How to prevent kids from going into the room you’ve chosen for gasoline storage?
The best way to do this is to keep the storage room locked. Of course, you can tell stories, scare them into never going near the place or something. But, the most effective way is to keep the room locked.
#4 Gasoline should be stored only in approved containers
We’ve mentioned this a couple of sections ago. You should never keep gasoline in unapproved containers. Gasoline can easily melt through plastic so you can forget about plastic bags or milk jugs. Also, you should avoid glass containers. Rare are those who’d like to try that out, but still – it’s better safe than sorry.
Did you know even some high-ranked companies keep petroleum-based gasoline in unapproved containers? They’re risking a lawsuit there. What’s even worse, they’re creating an unsafe working environment for their employees.
Care to tell us which ones are approved?
Of course! By keeping gasoline in approved containers you’ll guarantee yourself a safe storage area. These containers are made from HPDE (high-density polyethylene). This material is commonly used to make gas tanks. It’s also possible to use IBC totes for gasoline storage. But, most countries don’t approve of storing that much gasoline as an individual.
#5 Check your local and state regulations
We’ve left the previous paragraph talking about regulations concerning gasoline storage. That being said, we’ll continue the talk right here. Before you decide to store a certain amount of gasoline, it’s best you check out local/state/country laws. Each state/country has a different stance towards gasoline storage. Let’s provide a brief example.
NYC regulations permit storing only 2.5 gallons (about 9.5 liters). The picture’s a bit different in some rural areas. As far as some local regulations go, you can store two dozen gallons.
Also, it might be good to check your homeowner’s insurance policy. Most of them permit storing only a limited amount of gallons. If you go over a certain number, they’re excluded from covering the damage. If the worst scenario even plays out, of course.
#6 Don’t fill your gas cans all the way to the top
This will be a short one! Did you know that gas expands as it heats? Now that you do, make sure you leave enough room while you’re filling the cans. Most gasoline containers have a so-called fill line. There’s your border!
#7 Use a gas stabilizer
To tell you the truth: even gas gets old. Wow, what an insight! As if you already didn’t know that. Anyway, gas doesn’t age well. Since you’re preparing gasoline for long-term storage, this should, of course, concern you.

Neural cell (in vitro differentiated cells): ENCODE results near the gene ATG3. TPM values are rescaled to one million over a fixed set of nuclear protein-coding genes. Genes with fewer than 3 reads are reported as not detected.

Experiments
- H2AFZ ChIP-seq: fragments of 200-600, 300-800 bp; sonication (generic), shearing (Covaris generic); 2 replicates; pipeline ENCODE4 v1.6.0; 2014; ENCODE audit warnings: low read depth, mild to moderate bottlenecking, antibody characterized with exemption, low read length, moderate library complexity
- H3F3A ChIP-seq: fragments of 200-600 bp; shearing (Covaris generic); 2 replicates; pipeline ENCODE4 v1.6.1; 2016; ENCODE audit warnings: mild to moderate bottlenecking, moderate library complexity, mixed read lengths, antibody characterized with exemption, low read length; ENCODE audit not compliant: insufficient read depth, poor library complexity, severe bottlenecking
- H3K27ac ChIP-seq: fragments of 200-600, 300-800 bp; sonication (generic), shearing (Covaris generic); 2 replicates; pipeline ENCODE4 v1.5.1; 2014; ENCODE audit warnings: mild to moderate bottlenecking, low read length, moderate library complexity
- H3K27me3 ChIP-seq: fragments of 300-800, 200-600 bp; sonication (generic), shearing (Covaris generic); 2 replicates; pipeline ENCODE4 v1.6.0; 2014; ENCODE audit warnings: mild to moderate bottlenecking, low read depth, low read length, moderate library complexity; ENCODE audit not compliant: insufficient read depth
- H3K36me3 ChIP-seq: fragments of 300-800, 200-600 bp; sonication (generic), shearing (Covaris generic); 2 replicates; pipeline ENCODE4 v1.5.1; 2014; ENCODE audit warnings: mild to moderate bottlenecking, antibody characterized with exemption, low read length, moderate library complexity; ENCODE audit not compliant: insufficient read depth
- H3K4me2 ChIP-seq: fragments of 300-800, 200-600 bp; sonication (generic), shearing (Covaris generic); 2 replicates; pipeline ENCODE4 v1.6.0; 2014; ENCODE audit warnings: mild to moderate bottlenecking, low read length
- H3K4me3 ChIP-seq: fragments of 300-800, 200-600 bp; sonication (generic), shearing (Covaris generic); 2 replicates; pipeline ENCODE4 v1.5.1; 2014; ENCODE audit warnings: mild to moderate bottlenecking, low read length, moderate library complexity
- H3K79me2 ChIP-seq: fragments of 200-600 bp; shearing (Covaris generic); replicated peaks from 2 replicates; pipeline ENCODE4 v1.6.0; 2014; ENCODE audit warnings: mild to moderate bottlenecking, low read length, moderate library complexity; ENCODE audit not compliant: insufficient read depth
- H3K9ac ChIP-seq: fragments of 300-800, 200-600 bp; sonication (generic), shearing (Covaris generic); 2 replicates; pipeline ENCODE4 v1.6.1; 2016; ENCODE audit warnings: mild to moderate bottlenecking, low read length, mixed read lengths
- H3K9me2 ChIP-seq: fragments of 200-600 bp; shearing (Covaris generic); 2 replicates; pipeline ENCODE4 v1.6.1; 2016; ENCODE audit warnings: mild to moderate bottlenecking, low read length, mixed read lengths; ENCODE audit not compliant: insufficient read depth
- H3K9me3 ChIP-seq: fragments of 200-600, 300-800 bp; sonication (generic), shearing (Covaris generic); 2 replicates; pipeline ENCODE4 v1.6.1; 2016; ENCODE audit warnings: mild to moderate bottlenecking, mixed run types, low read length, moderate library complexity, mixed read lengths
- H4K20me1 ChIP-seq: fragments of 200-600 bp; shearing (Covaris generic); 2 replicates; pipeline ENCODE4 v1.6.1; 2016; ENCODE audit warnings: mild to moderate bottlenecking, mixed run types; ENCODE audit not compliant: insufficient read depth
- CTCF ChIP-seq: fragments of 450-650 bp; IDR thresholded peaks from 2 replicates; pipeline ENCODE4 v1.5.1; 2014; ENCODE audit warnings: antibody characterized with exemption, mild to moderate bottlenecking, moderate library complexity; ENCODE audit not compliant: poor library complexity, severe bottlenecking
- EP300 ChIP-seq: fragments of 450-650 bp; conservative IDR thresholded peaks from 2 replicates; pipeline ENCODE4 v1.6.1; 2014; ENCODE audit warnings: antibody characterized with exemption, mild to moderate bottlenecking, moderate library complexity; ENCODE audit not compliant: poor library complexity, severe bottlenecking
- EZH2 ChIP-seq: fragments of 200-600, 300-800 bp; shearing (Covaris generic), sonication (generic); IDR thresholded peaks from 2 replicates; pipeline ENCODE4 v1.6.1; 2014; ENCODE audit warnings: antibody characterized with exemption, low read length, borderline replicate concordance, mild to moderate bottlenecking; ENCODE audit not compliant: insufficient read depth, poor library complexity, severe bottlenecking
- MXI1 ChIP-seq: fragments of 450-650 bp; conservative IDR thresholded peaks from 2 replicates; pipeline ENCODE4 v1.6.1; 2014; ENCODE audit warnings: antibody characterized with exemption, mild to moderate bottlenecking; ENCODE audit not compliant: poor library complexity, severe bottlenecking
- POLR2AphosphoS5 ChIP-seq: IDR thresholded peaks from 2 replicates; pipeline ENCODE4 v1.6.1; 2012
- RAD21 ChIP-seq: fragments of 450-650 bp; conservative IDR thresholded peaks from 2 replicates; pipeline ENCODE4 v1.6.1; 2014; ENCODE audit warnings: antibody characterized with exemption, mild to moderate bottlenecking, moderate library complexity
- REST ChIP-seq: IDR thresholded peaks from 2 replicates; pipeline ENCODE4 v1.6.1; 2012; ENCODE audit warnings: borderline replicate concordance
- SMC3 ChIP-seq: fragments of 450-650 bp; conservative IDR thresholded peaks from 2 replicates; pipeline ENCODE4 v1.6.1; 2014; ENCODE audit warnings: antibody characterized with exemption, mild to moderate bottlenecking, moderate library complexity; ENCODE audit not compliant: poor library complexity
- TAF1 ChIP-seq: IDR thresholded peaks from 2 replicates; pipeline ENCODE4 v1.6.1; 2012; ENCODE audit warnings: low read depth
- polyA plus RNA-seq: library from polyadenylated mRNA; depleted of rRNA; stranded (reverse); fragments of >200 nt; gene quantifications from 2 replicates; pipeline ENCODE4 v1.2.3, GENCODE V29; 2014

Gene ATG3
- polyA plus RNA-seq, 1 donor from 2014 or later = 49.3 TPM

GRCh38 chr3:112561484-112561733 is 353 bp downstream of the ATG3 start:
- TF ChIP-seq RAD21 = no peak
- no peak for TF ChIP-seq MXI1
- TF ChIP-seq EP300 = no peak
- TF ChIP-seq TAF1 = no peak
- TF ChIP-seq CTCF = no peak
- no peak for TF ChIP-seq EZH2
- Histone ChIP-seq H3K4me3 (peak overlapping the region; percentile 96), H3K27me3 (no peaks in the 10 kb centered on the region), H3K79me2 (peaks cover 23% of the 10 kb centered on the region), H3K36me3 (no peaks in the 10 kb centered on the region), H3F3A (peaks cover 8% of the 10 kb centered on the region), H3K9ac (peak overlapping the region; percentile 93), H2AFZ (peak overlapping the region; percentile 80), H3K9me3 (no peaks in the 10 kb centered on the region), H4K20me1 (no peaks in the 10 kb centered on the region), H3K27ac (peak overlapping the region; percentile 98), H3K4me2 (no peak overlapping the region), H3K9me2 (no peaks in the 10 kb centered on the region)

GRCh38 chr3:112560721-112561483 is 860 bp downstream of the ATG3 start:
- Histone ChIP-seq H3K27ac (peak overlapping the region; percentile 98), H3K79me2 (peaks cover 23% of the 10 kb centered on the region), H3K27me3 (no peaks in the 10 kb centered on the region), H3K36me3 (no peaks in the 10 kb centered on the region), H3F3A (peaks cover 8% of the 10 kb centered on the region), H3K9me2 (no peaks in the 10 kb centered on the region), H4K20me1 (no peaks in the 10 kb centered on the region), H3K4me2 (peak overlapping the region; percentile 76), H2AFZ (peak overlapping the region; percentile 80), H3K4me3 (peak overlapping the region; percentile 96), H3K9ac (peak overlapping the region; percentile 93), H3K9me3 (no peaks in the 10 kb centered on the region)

Gasoline starts going bad about 30 days after you store it in a container. After that period, gasoline is still usable. It’s just that it doesn’t have the power it had when it was “fresh”. How to recognize bad gasoline? Feel free to visit this page.
What do you do then?
In order to prolong the aging period of gasoline, you’re gonna use a simple solution. That’s right! We’re talking about fuel stabilizers!
Adding a fuel stabilizer will enhance the durability of your gasoline by one to three years. You can find fuel stabilizers just about anywhere (local hardware stores, for example). They’re not that costly, too.
Bonus round: Fire extinguisher to the rescue
We said 7, but we thought of another tip along the way. It’s a quick one, also.
Make sure you keep a fire extinguisher near your gasoline storage. If something goes awry, you’ll be well-equipped to tackle the problem.
How to store gasoline long-term? – something of a walkthrough
Now, let’s do a quick walkthrough. So, what are the seven (plus one) tips we’ve mentioned today:
- Store your gasoline out of the way of direct sun. As you know, even a tiny spark can create a catastrophe.
- Keep your gasoline in a building separate from your living space. Gasoline fumes are pretty poisonous.
- Keep it out of children’s reach. Make sure your kids go nowhere near the storage area.
- Gasoline should be stored only in approved containers. Storing your gasoline improperly isn’t recommended.
- Check your local and state regulations. Also, check your homeowner’s insurance policy.
- Don’t fill your gas cans all the way to the top. Leave some space for gas to expand.
- Use a gas stabilizer. That way, you’ll prolong the durability of your stored gasoline.
- Keep a fire extinguisher near the storage area. For obvious reasons.
So, that was that. These were the seven (and don’t forget the bonus round) tips on how to store gasoline long-term. We hope you’ve enjoyed this little guide.